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Scientists observe a newly established population of sexually reproducing plants growing on the shore of a small island. An observable trait of the plant has two possible phenotypes. It is determined by a single gene, with the dominant allele having complete dominance over the recessive allele. The first generation had 26 plants with the dominant trait and 25 with the recessive trait. The data below is from the first six generations of this population:

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Use the data to explain the changes in phenotypic frequency from generation 1 to 3. I'm not sure how to explain the increase in the recessive trait for generation $2$ to $3$. How would a population go from $p^2+2pq=1$ to $q^2 \simeq .2$?

Do you think this population is in Hardy-Weinberg equilibrium? Support your answer. No, I don't believe so, since the population seems to change constantly in both the total number in the population, as well as the number of individuals with each trait.

Propose a possible explanation for the change in phenotype frequency from generation 5 to generation 6. Perhaps a climate change or the introduction of some new factor such as a drought or new preadator?

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    $\begingroup$ You should probably take a step back and review Mendelian genetics first. It has to do with the fact that the dominant trait has complete dominance over the recessive trait. This means that while the offspring of a homozygous dominant and homozygous recessive plant will all be genotypically heterozygous, their phenotype will still be of the Dominant trait. So if Red flowers are the dominant trait and White flowers are recessive, then the heterozygous genotype will have Red flowers, and you will not be able to tell genotype from phenotype of thing individual offspring until the next generation. $\endgroup$ – AMR Aug 31 '15 at 4:27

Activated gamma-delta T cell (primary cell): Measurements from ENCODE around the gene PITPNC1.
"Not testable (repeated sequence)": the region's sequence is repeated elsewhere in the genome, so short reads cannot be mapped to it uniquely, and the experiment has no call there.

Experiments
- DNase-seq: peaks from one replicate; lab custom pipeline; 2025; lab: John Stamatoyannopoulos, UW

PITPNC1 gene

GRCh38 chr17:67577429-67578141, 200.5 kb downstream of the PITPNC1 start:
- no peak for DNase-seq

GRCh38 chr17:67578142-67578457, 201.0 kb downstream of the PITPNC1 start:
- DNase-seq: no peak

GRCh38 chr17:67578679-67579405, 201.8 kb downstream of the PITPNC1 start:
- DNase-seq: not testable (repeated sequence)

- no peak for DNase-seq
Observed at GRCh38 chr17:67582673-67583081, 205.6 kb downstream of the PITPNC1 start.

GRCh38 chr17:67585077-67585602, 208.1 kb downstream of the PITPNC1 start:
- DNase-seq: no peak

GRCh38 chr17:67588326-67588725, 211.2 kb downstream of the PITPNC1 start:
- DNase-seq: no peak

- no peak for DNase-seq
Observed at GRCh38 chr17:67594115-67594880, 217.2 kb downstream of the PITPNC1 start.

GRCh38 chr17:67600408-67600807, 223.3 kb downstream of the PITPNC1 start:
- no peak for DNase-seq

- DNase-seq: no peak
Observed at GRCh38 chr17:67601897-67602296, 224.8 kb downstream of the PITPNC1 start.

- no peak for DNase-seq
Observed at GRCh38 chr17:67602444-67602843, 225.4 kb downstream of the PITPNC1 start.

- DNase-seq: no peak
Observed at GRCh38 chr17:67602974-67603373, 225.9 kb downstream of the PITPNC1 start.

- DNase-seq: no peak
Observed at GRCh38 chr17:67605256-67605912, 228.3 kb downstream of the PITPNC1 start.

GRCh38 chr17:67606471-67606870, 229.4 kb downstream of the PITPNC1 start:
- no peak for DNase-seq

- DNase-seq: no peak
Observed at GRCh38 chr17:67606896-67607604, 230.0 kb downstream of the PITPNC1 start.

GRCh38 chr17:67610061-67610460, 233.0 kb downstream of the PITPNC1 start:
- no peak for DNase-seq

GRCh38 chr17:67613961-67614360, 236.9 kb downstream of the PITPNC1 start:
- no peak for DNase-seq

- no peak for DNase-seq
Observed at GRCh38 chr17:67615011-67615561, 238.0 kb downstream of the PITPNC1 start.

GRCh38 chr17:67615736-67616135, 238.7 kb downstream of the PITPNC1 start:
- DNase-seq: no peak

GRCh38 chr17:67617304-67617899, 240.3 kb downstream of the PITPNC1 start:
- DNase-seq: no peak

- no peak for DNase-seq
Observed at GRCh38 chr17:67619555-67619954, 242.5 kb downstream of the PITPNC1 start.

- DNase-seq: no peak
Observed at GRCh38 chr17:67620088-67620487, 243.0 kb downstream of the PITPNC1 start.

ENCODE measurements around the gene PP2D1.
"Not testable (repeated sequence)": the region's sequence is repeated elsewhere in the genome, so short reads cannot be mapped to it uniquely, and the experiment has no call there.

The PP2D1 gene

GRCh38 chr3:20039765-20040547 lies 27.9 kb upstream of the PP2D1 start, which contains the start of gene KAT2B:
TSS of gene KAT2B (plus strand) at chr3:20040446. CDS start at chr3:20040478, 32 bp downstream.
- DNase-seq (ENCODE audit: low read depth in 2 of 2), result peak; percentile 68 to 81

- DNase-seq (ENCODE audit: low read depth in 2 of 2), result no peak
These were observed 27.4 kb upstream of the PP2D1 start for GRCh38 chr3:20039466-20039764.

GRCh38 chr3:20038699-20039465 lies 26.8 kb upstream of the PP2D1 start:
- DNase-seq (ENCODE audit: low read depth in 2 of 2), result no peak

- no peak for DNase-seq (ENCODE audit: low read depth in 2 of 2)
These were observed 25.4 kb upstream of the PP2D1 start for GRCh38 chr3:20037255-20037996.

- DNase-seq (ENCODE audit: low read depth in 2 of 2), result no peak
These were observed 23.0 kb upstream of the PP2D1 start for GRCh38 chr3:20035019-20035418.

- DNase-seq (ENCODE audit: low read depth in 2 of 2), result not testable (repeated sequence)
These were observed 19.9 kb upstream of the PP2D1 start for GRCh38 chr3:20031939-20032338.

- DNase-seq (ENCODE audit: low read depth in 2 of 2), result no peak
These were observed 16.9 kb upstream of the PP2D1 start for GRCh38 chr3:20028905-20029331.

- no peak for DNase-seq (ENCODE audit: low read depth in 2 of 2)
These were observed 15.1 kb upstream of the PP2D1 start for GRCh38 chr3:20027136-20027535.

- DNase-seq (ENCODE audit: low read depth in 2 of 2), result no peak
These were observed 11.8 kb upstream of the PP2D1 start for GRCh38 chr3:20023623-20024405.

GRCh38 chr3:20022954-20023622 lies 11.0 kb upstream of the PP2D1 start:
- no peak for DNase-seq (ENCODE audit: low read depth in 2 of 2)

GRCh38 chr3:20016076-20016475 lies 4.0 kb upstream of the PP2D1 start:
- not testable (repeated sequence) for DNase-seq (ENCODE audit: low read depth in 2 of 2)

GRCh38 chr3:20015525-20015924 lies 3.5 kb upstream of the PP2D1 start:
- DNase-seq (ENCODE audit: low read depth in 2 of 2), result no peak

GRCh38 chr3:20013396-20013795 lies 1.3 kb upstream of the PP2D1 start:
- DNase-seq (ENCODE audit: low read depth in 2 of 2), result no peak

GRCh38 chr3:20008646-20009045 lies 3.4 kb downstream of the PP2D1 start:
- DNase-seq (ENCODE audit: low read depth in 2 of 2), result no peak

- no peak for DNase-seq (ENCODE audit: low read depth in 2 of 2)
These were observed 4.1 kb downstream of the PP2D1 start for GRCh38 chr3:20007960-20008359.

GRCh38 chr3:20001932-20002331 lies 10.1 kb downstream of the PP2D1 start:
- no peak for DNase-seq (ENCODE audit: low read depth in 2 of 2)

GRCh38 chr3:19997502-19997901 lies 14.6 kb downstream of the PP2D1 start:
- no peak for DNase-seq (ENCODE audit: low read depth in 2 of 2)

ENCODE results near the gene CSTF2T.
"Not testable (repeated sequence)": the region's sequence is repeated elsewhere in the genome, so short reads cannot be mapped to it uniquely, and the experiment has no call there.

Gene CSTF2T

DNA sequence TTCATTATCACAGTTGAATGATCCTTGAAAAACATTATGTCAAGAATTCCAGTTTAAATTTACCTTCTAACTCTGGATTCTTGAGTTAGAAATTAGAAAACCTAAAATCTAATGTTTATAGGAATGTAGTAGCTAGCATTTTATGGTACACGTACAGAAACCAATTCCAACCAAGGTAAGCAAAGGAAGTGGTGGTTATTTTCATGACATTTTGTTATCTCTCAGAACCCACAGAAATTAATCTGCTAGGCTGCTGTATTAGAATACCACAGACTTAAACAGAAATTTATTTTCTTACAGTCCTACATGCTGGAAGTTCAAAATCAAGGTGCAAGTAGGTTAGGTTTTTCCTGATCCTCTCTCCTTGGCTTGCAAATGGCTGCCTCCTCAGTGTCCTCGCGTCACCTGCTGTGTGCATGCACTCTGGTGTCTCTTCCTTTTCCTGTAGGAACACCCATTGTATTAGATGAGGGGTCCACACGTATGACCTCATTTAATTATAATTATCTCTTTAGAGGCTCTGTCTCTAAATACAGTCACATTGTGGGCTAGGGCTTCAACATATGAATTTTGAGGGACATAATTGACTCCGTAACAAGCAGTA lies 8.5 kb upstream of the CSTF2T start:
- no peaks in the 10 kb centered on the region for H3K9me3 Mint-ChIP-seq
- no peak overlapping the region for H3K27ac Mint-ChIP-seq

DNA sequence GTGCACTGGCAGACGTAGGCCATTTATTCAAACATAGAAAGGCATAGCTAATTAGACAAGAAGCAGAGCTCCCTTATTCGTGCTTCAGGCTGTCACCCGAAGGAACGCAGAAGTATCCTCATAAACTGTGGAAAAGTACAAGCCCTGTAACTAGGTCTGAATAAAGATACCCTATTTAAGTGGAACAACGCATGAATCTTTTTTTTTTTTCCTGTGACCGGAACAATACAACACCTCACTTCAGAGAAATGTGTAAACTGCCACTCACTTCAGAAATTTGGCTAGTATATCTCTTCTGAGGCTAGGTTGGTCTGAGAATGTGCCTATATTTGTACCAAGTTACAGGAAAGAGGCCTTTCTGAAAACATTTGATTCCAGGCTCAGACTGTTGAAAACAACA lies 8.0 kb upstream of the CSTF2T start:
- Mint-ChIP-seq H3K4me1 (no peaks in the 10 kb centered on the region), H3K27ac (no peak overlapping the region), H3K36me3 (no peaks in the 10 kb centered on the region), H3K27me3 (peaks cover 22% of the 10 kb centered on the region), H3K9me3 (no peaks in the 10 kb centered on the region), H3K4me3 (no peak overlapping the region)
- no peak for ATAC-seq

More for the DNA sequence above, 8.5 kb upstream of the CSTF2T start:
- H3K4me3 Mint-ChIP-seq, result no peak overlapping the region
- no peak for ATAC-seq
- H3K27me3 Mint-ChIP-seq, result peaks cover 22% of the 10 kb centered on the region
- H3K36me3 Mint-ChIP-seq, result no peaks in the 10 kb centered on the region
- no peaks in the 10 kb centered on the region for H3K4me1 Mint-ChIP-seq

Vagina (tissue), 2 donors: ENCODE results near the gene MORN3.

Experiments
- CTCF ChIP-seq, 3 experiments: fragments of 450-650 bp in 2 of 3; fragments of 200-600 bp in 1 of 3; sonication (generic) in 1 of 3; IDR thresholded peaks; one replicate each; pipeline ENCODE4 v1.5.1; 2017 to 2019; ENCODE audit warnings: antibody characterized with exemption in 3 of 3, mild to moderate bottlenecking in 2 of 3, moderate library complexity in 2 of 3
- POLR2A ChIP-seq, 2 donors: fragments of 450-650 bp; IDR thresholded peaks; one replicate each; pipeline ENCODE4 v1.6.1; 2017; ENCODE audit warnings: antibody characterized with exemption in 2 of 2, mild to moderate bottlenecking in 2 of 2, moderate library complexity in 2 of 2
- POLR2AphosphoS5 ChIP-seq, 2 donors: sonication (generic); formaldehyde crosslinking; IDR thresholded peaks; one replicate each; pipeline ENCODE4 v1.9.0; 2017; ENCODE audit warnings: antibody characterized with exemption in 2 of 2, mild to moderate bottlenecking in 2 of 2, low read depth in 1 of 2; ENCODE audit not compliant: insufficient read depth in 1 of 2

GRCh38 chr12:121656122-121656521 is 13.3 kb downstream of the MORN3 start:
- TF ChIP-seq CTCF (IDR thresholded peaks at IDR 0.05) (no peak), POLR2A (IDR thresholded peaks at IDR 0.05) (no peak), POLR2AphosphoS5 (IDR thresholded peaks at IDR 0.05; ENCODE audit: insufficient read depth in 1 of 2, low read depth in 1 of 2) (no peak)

• $\begingroup$ So let's say that all of Gen 1 is genotypical homozygous. WW for red flowers and and ww for white flowers. To get generation two all of the ww plants will have had to be pollenated by WW plants. This will lead to 100% Ww offspring for those pollinations. There could be WW offspring as well in the mix, but you cannot be certain. The only thing that you know for sure is that no ww pollenated another ww in Gen 1 because you would have seen a phenotypically recessive trait. When Gen 2 breeds, if a WW pollenates a Ww, then the 50% WW and 50% Ww, but still phenotypically red. $\endgroup$ – AMR Aug 31 '15 at 4:35
  • $\begingroup$ If however, two Ww's breed, then the distribution is 25% WW, 50% Ww, 25% ww. As the 75% Red 25% White distribution in the Gen 3, then you can go back and say that all of the offspring from Gen 2 were Ww, so no WW pollenated another WW in Gen 1, besides the fact that no ww in Gen 1 pollenated a ww. I am going to leave you to think about the other questions on your own. $\endgroup$ – AMR Aug 31 '15 at 4:40

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